The galaxy, MACS1149-JD1, is 13.28 billion light years away and contains the most distant detected source of oxygen. Oxygen distribution is shown in red.
The discovery could provide more information on how the early universe looked like.
This research is presented in a paper "The onset of star formation 250 million years after the Big Bang", by T. Hashimoto et al., to appear in the journal Nature. When that light was produced in MACS1149-JD1 it was in the infrared, but during its billions of years journeying to Earth, the expansion of the universe stretched it out to the microwave frequencies that ALMA is sensitive to.
The oxygen in MACS1149-JD1 by definition therefore has to reach back to a time earlier than it is being seen. Within the galaxy, the team was surprised to discover faint signals of ionized oxygen that were emitted nearly 13.3 billion years ago (or 500 million years after the Big Bang).
Atacama Large Millimeter/submillimeter Array (ALMA) and ESO's Very Large Telescope (VLT) have captured the evidence on star formation in the very distant galaxy MACS1149-JD1 suggesting that the formation started at an unexpectedly early stage, only 250 million years after the Big Bang.
"This has very exciting implications for finding "cosmic dawn" when the first galaxies emerged", adds Nicolas Laporte, a researcher at University College London/Université de Toulouse and a member of the research team.
In addition to the glow from oxygen picked up by ALMA, a weaker signal of hydrogen emission was also detected by VLT.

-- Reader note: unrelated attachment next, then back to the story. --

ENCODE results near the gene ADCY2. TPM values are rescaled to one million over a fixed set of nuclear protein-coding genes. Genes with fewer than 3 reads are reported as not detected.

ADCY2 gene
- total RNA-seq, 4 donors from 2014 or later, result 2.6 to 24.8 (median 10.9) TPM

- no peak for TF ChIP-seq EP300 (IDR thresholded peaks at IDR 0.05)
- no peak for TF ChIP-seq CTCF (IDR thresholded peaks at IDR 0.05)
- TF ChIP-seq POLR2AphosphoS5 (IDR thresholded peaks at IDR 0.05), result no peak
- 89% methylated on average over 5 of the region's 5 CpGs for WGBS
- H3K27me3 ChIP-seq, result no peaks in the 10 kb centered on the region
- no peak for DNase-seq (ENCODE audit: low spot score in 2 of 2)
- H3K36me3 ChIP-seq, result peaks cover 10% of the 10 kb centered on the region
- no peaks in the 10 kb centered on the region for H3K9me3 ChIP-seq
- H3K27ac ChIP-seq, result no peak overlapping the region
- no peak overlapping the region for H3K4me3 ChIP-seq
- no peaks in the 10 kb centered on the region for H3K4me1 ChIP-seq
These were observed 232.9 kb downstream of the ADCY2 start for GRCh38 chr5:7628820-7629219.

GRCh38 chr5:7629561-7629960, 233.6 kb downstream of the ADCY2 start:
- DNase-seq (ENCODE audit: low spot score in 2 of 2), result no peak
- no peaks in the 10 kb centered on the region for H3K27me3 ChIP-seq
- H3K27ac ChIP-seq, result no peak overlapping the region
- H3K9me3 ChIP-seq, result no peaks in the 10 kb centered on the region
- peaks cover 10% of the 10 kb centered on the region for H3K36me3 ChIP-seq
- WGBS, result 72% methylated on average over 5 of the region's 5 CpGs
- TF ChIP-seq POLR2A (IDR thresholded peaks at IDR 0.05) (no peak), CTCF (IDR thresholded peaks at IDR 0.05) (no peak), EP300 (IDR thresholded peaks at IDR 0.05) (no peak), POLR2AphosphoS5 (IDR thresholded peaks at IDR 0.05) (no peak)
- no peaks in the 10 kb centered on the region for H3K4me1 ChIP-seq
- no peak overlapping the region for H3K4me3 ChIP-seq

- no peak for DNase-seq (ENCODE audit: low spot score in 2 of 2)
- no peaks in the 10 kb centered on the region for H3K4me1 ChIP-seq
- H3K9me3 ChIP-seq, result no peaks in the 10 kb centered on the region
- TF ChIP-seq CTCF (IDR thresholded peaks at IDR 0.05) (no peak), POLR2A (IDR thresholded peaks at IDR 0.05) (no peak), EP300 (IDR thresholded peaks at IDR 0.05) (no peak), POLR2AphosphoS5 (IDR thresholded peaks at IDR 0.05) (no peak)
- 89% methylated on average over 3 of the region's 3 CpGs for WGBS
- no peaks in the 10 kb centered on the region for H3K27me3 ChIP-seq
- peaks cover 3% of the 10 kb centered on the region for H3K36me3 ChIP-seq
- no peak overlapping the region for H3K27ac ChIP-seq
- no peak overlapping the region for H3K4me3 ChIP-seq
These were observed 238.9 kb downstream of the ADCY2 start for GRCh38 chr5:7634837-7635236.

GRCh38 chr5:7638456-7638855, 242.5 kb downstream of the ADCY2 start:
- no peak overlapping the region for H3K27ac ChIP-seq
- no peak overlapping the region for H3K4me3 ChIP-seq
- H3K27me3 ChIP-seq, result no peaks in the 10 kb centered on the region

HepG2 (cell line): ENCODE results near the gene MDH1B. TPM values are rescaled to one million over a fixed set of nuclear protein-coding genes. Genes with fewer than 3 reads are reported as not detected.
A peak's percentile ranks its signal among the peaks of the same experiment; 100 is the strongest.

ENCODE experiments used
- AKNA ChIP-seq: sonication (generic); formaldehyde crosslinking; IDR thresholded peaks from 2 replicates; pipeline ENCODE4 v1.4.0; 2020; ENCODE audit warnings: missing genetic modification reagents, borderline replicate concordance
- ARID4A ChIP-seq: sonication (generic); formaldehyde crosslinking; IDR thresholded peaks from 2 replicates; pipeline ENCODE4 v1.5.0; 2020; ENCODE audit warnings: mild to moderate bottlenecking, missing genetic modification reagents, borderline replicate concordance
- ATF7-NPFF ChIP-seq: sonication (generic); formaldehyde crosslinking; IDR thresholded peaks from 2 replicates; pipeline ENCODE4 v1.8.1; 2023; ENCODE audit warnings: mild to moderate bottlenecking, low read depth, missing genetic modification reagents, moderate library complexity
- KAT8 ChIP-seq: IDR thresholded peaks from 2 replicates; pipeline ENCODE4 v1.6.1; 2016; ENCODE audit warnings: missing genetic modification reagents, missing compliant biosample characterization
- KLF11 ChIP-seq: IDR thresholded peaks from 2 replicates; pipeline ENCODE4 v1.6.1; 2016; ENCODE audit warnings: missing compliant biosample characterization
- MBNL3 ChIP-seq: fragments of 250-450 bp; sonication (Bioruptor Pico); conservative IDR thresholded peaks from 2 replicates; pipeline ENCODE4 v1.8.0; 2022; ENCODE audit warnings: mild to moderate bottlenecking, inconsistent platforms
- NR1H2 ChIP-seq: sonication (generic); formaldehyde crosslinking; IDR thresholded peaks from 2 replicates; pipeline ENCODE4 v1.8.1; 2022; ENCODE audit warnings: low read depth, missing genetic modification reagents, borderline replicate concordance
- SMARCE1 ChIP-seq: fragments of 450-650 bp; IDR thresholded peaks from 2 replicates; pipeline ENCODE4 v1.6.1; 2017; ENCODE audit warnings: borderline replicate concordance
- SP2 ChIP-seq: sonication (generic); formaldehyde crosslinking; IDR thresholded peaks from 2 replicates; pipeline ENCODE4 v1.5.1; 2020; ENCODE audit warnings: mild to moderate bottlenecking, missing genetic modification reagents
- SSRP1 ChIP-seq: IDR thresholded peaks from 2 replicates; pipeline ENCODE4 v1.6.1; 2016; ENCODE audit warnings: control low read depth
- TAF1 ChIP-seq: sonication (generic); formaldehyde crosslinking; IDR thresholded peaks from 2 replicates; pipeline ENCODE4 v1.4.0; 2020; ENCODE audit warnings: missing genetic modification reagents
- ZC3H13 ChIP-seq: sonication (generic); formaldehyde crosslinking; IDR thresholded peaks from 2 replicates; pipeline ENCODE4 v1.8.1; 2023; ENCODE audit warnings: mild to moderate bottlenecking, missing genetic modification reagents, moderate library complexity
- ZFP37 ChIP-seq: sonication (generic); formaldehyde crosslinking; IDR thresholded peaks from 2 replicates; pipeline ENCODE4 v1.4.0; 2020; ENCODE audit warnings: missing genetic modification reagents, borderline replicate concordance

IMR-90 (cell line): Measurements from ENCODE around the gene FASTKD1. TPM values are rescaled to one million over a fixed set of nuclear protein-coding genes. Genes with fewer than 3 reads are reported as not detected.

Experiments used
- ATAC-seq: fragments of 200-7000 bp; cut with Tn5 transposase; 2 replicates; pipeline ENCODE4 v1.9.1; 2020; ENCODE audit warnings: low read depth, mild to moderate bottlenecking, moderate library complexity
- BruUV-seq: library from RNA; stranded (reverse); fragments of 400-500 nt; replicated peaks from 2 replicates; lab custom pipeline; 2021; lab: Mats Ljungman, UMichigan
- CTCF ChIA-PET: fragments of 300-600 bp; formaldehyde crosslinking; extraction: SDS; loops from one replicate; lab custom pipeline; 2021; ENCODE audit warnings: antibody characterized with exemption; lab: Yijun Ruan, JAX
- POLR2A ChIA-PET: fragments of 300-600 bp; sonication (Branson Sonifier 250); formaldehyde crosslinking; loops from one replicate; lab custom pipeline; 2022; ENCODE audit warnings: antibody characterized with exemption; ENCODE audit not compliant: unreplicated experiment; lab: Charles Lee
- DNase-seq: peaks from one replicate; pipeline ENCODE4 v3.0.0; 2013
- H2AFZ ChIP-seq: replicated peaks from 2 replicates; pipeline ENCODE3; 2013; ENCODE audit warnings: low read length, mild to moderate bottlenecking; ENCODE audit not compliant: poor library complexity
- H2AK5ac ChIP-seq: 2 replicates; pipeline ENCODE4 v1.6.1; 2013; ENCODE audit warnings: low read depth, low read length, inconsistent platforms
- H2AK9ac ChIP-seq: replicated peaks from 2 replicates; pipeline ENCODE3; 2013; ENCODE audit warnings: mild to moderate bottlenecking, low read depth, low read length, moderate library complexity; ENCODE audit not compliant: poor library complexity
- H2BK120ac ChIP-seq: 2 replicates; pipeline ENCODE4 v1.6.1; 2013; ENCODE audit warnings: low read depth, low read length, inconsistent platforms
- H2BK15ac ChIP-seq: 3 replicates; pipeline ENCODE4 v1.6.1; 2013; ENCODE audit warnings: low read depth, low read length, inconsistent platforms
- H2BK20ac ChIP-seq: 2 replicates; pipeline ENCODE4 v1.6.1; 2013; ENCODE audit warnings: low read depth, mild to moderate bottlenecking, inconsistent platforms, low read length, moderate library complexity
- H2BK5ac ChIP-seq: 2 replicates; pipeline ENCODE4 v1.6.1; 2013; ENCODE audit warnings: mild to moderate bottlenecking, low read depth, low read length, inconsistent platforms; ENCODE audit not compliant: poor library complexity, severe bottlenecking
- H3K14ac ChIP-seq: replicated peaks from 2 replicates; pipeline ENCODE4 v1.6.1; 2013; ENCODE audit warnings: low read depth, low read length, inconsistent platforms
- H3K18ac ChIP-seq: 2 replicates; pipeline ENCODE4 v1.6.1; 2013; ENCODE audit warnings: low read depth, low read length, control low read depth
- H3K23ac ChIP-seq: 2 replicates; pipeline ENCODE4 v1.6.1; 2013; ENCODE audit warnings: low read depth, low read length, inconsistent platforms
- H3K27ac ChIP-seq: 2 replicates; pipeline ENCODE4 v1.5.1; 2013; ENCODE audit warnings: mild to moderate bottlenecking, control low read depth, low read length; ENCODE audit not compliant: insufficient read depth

YouTube Adds Artist, Songwriter Credits To 500M Videos
The new feature will also include a link to official artist channels where available, and official music videos. YouTube has announced " Music in this video ", a new menu that shows song credits on videos with music.
Ruthless Nadal advances, Thiem stung by Fognini
Also on the red clay, Kei Nishikori rallied to beat third-seeded Grigor Dimitrov 6-7 (4), 7-5, 6-4. Halep needs to reach at least the quarterfinals or risk losing the top spot to Caroline Wozniacki.
The researchers confirmed the distance of the galaxy with observations from ground-based telescopes in Chile and reconstructed the earlier history of MACS1149-JD1 using infrared data from orbiting telescopes. "This detection pushes back the frontiers of the observable Universe", said Dr. Takuya Hashimoto, an astronomer at both Osaka Sangyo University and the National Astronomical Observatory of Japan.
Scientists have determined this measurement based on lines in the ionized oxygen spectra, rather than employing ionized carbon, which is more commonly used when scanning faraway space objects.
Richard Ellis, a senior astronomer at UCL and co-author of the paper, concludes: "Determining when cosmic dawn occurred is akin to the Holy Grail of cosmology and galaxy formation".
"Oxygen is only created in stars and then released into the gas clouds in galaxies when those stars die", said a UCL statement.
The "redshift" of the galaxy, a measurement that establishes the age and distance of a space object, was 9.1096 units, the biggest value obtained so far from the study of spectral lines, as revealed by the report for this study. The MACS1149-JD1 observation shows galaxies must have existed before any that are now detectable. There is renewed optimism we are getting closer and closer to witnessing directly the birth of starlight.
'Since we are all made of processed stellar material, this is really finding our own origins'.
"Prior to our study, there were only theoretical predictions of the earliest star formation".